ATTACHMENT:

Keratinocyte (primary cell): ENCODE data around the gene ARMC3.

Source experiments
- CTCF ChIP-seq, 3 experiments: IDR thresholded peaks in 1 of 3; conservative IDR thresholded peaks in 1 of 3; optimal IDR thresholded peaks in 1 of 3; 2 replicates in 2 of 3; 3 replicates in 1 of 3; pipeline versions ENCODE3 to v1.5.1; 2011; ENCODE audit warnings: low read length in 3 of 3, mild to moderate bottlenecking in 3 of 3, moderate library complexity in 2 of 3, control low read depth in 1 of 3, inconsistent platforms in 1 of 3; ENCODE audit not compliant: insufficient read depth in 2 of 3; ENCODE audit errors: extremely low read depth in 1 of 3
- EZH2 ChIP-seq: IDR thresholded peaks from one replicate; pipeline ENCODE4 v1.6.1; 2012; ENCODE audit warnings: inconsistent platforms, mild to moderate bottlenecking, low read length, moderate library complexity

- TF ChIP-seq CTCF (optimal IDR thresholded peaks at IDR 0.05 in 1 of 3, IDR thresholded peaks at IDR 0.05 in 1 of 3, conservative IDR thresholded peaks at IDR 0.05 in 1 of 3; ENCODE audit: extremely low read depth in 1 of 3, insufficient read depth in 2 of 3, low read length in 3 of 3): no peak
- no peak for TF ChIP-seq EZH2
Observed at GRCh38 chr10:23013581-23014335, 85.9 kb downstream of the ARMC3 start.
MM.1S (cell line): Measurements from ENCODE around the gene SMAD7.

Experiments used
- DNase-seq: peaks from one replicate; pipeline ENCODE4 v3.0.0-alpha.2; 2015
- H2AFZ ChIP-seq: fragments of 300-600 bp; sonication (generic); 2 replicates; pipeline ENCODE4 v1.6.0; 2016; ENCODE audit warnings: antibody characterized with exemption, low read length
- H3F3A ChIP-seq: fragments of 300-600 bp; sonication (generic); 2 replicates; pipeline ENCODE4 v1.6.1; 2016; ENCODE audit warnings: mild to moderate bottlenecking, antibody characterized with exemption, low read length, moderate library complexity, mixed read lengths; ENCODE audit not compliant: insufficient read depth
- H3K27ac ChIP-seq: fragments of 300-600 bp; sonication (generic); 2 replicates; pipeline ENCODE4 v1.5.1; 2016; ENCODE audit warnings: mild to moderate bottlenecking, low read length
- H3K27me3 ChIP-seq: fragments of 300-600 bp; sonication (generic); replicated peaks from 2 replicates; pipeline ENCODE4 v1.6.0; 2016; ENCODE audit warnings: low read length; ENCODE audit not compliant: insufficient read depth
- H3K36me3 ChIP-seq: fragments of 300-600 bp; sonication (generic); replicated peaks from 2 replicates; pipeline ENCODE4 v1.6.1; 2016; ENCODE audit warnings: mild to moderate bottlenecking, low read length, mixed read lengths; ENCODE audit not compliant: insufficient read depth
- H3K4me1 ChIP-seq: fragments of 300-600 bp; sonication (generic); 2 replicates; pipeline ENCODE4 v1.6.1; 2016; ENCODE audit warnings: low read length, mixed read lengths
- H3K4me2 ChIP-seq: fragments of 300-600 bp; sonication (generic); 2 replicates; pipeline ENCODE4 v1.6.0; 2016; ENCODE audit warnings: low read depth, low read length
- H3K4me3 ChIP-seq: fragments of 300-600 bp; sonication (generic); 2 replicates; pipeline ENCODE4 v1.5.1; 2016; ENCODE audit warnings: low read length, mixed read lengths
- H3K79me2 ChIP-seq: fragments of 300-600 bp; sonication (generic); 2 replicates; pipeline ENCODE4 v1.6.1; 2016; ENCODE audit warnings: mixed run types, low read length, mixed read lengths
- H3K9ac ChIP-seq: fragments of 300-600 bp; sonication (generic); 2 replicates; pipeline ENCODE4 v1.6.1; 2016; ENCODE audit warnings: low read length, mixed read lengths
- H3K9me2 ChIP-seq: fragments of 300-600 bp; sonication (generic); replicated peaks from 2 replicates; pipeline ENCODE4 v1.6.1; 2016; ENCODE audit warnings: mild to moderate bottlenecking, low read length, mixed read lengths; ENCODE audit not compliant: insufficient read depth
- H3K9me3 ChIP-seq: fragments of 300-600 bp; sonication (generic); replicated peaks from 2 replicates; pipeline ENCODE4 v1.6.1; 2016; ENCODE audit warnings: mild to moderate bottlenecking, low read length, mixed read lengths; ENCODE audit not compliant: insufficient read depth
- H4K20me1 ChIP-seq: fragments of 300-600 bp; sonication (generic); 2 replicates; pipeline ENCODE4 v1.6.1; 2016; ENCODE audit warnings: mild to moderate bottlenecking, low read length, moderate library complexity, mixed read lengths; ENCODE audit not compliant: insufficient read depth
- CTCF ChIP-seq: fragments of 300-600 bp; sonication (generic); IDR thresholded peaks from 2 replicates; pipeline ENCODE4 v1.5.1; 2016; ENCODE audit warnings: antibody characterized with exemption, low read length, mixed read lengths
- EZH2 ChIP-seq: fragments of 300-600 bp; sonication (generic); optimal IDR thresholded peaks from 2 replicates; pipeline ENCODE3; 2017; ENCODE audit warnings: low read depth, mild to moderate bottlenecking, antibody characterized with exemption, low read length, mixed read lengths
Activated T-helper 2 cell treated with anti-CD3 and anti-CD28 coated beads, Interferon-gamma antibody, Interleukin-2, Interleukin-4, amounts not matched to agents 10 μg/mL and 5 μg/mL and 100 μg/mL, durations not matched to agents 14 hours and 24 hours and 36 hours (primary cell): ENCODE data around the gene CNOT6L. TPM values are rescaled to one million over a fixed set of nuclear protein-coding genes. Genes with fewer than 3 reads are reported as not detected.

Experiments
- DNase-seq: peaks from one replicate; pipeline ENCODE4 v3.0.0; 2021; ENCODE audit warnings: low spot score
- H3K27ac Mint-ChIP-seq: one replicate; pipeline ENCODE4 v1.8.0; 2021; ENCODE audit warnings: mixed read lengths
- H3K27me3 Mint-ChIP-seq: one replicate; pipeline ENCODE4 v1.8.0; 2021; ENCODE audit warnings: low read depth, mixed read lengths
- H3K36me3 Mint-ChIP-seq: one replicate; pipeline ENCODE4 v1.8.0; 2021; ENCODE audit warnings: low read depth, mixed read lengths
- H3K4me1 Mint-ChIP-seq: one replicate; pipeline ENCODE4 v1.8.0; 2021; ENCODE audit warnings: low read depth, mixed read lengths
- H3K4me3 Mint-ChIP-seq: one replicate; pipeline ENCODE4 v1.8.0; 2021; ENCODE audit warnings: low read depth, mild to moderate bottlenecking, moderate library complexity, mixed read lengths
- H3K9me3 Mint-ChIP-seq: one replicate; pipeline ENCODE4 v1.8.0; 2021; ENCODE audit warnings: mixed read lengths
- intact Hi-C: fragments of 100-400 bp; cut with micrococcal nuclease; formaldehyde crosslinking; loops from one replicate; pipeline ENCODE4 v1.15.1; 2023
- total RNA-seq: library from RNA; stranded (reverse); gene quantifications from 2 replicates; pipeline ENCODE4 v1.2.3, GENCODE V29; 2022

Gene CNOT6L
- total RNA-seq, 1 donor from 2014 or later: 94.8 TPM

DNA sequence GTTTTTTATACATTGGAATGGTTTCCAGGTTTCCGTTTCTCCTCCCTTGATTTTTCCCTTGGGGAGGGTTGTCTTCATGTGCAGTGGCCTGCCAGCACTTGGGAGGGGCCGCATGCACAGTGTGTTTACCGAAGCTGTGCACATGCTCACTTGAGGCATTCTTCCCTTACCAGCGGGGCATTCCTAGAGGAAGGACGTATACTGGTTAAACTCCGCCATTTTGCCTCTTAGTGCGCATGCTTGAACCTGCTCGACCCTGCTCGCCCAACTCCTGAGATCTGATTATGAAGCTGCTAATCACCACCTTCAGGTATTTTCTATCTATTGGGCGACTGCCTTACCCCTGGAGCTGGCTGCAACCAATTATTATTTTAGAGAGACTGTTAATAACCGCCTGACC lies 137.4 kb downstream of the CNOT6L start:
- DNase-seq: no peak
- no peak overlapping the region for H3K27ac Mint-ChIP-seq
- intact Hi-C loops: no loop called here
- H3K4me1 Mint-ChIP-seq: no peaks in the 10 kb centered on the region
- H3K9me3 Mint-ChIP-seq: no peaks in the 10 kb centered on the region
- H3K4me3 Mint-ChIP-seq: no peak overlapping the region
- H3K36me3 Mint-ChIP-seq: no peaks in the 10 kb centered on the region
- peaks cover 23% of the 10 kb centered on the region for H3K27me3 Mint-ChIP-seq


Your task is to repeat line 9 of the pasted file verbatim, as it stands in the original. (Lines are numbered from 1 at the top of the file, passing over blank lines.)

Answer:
Experiments used